VEGF-A is necessary for the normal development of glomerular capillaries and for maintenance of podocytes via Akt signaling. In later stages of diabetic nephropathy, podocytes are lost; as a result, VEGF-A synthesis is reduced negatively affecting podocyte health, endothelial fenestration, and glomerular basement membrane composition [ 1314 ].

    Podocytes are terminally differentiated, highly specialized glomerular visceral epithelial cells that consist of a cell body primary processes and branching foot processes. Podocytes are characterized by a high rate of vesicular traffic as evidenced by multiple coated vesicles and coated pits along the basolateral domain of these cells.

    Podocytes have high capacity for protein synthesis and posttranslational modifications because of a well-developed endoplasmic reticulum and a large Golgi apparatus [ 19 ]. A multiprotein complex, the SD plays an important role in blood filtration and podocyte signal transduction. Podocytes participate in regulating GFR: when podocytes contract, they close filtration slits and, thus, reduce the surface area available for filtration [ 19—21 ]. Although terminally differentiated, the cells are highly dynamic, interacting with the glomerular basement membrane and communicating through signaling at the slit diaphragm [ 19—21 ].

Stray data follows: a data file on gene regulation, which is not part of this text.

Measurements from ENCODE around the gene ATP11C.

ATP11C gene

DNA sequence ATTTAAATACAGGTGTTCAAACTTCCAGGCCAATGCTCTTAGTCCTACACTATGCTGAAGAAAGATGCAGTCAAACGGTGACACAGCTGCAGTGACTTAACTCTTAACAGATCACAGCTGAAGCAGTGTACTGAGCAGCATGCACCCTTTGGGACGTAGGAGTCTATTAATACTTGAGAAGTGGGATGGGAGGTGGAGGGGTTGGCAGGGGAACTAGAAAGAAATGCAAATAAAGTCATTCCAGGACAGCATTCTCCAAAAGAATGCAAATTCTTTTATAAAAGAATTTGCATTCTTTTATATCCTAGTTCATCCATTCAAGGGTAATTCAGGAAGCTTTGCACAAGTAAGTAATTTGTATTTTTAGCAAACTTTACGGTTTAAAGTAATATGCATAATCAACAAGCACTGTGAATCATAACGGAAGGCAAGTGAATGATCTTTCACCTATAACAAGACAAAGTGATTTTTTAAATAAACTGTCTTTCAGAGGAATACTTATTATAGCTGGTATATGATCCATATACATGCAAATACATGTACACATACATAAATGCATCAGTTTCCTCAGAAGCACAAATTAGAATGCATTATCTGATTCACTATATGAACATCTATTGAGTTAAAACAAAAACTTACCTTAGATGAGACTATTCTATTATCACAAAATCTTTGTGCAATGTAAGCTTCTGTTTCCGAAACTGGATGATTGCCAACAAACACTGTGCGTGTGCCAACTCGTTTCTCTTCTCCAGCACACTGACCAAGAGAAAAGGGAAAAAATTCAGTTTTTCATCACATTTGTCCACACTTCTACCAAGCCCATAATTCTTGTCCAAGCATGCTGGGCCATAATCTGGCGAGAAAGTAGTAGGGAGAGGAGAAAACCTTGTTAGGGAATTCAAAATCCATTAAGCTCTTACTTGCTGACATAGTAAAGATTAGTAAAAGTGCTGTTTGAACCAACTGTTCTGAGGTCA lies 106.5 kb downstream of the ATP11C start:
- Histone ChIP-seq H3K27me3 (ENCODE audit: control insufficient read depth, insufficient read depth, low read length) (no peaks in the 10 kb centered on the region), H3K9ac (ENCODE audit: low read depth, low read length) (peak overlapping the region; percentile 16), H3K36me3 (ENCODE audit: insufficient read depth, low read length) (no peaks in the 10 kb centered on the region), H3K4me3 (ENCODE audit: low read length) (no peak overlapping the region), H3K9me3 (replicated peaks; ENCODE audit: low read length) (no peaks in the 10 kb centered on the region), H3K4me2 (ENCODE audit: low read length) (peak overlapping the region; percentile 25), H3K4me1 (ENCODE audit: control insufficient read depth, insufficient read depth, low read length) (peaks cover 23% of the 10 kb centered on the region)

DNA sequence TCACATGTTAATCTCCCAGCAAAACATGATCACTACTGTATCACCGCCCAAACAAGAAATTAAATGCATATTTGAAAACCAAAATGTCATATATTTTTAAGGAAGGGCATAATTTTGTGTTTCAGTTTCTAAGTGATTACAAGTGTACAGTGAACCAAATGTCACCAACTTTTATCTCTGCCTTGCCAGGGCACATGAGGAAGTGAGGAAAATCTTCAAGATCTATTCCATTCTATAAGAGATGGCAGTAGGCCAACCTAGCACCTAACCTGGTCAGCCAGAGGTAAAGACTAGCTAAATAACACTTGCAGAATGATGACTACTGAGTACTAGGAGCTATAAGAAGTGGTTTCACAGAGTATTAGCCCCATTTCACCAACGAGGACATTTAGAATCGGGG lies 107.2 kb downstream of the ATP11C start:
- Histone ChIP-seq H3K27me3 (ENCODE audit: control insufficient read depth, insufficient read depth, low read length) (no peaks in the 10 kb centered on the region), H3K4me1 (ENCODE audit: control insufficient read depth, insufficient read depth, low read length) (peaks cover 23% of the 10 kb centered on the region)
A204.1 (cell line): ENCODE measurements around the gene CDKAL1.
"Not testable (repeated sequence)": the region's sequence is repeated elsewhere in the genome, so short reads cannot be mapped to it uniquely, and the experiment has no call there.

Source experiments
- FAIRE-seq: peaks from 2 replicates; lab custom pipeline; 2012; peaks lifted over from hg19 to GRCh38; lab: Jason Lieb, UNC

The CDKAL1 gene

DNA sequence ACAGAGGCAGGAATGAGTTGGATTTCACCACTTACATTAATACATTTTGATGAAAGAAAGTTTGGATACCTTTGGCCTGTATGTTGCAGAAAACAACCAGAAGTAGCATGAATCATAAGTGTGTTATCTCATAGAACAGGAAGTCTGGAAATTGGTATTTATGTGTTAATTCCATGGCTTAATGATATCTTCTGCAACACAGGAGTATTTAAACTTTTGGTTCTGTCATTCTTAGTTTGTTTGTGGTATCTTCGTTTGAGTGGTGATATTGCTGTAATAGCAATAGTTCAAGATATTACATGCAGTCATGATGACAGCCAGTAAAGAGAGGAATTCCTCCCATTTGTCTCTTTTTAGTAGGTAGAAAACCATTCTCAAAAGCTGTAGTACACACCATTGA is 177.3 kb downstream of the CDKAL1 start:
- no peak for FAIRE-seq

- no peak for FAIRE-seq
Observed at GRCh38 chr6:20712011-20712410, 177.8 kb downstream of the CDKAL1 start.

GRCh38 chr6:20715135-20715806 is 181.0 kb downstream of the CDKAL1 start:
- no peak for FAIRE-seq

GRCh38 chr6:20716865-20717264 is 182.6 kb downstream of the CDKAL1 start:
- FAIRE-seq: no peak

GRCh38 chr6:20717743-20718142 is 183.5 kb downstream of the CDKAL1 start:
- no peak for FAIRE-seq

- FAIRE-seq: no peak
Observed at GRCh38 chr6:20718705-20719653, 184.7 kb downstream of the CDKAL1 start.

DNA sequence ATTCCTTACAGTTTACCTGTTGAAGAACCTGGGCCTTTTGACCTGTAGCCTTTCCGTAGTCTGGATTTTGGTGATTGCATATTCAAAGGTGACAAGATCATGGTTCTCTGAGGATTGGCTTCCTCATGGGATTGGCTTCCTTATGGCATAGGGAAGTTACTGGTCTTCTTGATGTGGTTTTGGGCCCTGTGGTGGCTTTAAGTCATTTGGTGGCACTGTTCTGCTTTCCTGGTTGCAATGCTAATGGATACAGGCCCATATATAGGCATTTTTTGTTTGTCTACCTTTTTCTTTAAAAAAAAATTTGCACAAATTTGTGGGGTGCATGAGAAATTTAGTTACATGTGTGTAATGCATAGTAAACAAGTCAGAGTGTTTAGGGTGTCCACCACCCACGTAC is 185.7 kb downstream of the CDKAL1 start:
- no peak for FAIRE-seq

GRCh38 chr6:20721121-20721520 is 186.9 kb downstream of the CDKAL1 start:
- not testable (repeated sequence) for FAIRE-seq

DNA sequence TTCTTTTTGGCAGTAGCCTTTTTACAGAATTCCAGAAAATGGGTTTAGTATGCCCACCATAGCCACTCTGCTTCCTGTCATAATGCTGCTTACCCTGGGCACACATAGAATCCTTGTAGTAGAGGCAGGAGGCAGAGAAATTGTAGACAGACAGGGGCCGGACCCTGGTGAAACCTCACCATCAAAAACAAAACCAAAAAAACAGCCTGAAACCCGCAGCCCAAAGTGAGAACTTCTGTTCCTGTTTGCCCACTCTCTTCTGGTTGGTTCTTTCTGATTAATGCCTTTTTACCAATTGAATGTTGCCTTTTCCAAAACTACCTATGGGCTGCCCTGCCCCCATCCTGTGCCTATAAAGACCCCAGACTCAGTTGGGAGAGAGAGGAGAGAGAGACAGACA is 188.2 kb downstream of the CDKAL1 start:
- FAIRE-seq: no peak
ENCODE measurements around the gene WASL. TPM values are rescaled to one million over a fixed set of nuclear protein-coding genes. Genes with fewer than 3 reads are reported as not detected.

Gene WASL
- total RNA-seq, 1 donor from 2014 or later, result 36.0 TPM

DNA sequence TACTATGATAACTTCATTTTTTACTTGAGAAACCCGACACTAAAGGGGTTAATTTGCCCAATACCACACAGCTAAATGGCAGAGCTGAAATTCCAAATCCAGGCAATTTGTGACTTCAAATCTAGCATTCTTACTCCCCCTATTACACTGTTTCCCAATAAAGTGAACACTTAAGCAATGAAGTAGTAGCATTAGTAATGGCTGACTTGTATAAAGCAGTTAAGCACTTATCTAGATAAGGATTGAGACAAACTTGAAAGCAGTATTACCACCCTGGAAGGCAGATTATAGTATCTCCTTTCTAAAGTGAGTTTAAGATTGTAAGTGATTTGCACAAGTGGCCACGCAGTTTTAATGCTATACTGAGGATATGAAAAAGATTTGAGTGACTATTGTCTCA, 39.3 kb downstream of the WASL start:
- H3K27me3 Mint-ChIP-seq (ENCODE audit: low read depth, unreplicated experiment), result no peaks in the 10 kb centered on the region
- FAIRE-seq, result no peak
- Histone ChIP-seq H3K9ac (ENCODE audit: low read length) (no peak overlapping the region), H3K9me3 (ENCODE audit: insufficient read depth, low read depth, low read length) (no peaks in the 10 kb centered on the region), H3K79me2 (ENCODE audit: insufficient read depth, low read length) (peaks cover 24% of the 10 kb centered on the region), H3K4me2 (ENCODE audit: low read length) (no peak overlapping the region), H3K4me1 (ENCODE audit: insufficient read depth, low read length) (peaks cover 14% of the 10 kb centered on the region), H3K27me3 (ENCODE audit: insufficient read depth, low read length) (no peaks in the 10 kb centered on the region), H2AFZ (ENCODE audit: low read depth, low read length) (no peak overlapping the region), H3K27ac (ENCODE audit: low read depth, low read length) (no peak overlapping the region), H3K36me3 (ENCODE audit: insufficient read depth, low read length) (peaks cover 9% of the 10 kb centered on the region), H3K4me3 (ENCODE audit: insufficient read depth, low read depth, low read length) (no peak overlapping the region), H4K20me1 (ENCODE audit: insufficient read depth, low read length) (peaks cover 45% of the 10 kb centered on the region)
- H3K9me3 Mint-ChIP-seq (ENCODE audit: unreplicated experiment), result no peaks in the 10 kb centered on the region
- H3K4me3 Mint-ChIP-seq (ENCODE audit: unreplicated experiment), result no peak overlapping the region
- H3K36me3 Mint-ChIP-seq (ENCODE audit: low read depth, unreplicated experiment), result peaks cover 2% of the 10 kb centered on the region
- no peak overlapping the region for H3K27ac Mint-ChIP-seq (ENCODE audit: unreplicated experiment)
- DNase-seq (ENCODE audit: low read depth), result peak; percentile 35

Podocyte loss is a key factor contributing to DKD progression [ 22—24 ]. Because podocytes are terminally differentiated cells, their loss is an irreversible event that leads to a decline in the function of the glomerular filtration barrier [ 2125 ]. An important component of effacement mechanism is dysregulation of nephrin production. Nephrin is an essential transmembrane protein in the slit diaphragm complex involved in podocyte survival [ 26—29 ].